We'd need to define 'small business' size, but more importantly, who you're working with. Working with the owner of a small business... every dollar effectively comes out of their pocket (at least, that may be the mentality). Working with a small business that has enough folks to have a team, they're more likely to have some actual budget to work with that isn't 'their' money. They have to achieve business goals and have money to spend.
Who you're working with and how small 'small' is are the critical factors, I've found.
Absolutely. I was talking about what would probably be called "very small businesses," in which I was almost always working directly with the owner. Probably in the range of 5-50 employees. 300bps has an interesting take on the size issue, elsewhere in the comments.
I've sometimes wondered why so many restaurants (even some chains) don't have any kind of online presence outside of a crappy HTML 'poster' that tells the world they exist. No delivery. No online orders. Seems like a missed opportunity.
Then I remember that it is an industry with tiny margins and remember my past work with small clients and come up with a similar list of thoughts that you have outlined here.
There are web firms that work solely with restaurants. I've lost a couple clients to them. The come in with a slick sales pitch, and sell restaurant owners on the idea that "their menu will be everywhere!". This particular example actually builds decent websites, but what sold my (former) client on it was their tech surrounding menu distribution. Where do these menus appear? No clue.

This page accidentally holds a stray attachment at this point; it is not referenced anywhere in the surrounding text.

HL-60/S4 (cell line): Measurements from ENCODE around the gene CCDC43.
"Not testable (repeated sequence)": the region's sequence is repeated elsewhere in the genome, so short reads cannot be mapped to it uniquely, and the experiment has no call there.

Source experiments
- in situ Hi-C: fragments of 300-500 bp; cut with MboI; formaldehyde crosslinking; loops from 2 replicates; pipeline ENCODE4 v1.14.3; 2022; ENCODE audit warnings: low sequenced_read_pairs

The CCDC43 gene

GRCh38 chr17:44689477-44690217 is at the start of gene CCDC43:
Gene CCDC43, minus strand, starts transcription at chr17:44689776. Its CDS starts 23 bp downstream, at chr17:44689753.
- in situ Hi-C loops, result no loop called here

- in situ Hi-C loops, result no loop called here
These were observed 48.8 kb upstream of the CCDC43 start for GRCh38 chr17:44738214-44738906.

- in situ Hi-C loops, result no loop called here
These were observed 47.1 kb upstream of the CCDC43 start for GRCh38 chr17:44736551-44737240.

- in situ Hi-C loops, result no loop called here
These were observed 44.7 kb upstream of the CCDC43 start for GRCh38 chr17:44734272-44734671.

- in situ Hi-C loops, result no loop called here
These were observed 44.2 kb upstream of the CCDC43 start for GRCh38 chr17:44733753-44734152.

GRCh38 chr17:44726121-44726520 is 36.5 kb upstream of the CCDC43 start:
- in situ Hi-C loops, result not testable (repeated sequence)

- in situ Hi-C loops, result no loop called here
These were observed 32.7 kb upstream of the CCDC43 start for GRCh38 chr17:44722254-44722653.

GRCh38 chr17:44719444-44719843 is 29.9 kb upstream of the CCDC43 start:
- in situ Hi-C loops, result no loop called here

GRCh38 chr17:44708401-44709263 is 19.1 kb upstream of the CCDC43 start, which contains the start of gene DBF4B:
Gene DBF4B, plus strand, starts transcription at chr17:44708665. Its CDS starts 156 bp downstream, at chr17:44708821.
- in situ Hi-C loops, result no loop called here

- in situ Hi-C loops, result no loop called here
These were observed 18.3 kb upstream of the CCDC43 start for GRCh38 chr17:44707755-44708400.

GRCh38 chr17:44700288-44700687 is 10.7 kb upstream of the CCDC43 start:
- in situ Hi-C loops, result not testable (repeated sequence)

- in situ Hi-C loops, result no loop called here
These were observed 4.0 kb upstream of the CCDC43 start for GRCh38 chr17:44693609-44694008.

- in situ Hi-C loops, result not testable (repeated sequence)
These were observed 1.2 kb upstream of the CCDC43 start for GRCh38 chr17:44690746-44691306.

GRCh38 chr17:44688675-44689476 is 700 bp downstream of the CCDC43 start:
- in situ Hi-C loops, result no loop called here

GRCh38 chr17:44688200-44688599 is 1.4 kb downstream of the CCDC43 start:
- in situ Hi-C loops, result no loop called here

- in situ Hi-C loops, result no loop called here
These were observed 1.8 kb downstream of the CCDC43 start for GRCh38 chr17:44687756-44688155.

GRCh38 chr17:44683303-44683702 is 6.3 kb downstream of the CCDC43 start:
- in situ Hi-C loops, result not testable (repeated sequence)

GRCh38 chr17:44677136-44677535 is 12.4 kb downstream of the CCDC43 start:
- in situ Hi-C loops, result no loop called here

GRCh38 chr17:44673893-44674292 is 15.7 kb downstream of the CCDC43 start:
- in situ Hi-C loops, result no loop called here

The "fabled" small biz move to Facebook happened 4-5 years ago and has since shift back. During that time, I'd hear warnings (much to my enjoyment) that my job would be in jeopardy. Things are shifting back now, hard. I've had clients stop posting to social media, and instead are reinvesting in their website, which they control 100%. The social media shine has warn off for small biz - it's just another marketing channel and one you don't control.
There is a lot to be said about small clients being disproportionately less lucrative than large ones. (Large ones are used to higher rates and additional pay for scope changes)
Getting past that, beyond what’s already been eloquently said by others…
1 - Be explicit in writing about favors. (“I am doing this beyond the contract because…”)
2 - If you turn a personal relationship into a business relationship, you may lose the personal relationship if the business side goes bad.
3 - Diversify so you can afford to lose any one client.